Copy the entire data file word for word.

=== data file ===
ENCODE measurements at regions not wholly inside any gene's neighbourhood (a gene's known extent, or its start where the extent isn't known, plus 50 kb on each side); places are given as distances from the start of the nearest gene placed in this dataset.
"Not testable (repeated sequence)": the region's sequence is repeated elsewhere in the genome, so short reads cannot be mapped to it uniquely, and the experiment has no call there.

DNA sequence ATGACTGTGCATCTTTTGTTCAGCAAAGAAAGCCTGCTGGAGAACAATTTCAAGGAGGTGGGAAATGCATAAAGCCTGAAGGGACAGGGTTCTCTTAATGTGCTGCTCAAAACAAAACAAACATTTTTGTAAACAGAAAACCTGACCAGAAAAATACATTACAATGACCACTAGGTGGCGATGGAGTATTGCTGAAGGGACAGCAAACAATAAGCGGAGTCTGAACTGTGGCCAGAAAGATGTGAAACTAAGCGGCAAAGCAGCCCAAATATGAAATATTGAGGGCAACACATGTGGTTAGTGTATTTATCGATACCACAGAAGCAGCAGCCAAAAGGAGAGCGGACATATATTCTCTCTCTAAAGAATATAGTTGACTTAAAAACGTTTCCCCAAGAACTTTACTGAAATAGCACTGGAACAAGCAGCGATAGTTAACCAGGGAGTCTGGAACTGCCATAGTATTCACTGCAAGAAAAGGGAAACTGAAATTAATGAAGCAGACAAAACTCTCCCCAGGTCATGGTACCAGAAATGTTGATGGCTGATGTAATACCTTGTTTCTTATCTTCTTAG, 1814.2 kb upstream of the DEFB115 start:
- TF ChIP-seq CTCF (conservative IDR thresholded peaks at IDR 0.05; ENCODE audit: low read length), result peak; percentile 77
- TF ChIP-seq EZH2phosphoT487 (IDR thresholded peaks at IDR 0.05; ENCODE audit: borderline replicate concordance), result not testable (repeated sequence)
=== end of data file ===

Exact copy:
ENCODE measurements at regions not wholly inside any gene's neighbourhood (a gene's known extent, or its start where the extent isn't known, plus 50 kb on each side); places are given as distances from the start of the nearest gene placed in this dataset.
"Not testable (repeated sequence)": the region's sequence is repeated elsewhere in the genome, so short reads cannot be mapped to it uniquely, and the experiment has no call there.

DNA sequence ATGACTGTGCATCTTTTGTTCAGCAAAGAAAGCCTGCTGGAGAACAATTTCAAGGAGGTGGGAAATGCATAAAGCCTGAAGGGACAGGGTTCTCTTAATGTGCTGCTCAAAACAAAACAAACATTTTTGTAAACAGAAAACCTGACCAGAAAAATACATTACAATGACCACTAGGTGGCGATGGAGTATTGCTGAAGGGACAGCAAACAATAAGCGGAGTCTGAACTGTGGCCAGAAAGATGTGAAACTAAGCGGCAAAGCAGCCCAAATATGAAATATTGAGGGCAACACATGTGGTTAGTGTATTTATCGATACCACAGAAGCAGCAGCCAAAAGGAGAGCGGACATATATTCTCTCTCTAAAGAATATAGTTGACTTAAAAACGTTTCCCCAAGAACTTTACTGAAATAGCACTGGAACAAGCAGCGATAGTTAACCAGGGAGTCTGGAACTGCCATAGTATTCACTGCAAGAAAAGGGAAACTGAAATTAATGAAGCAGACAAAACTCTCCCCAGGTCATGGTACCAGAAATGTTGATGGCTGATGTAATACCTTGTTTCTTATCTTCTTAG, 1814.2 kb upstream of the DEFB115 start:
- TF ChIP-seq CTCF (conservative IDR thresholded peaks at IDR 0.05; ENCODE audit: low read length), result peak; percentile 77
- TF ChIP-seq EZH2phosphoT487 (IDR thresholded peaks at IDR 0.05; ENCODE audit: borderline replicate concordance), result not testable (repeated sequence)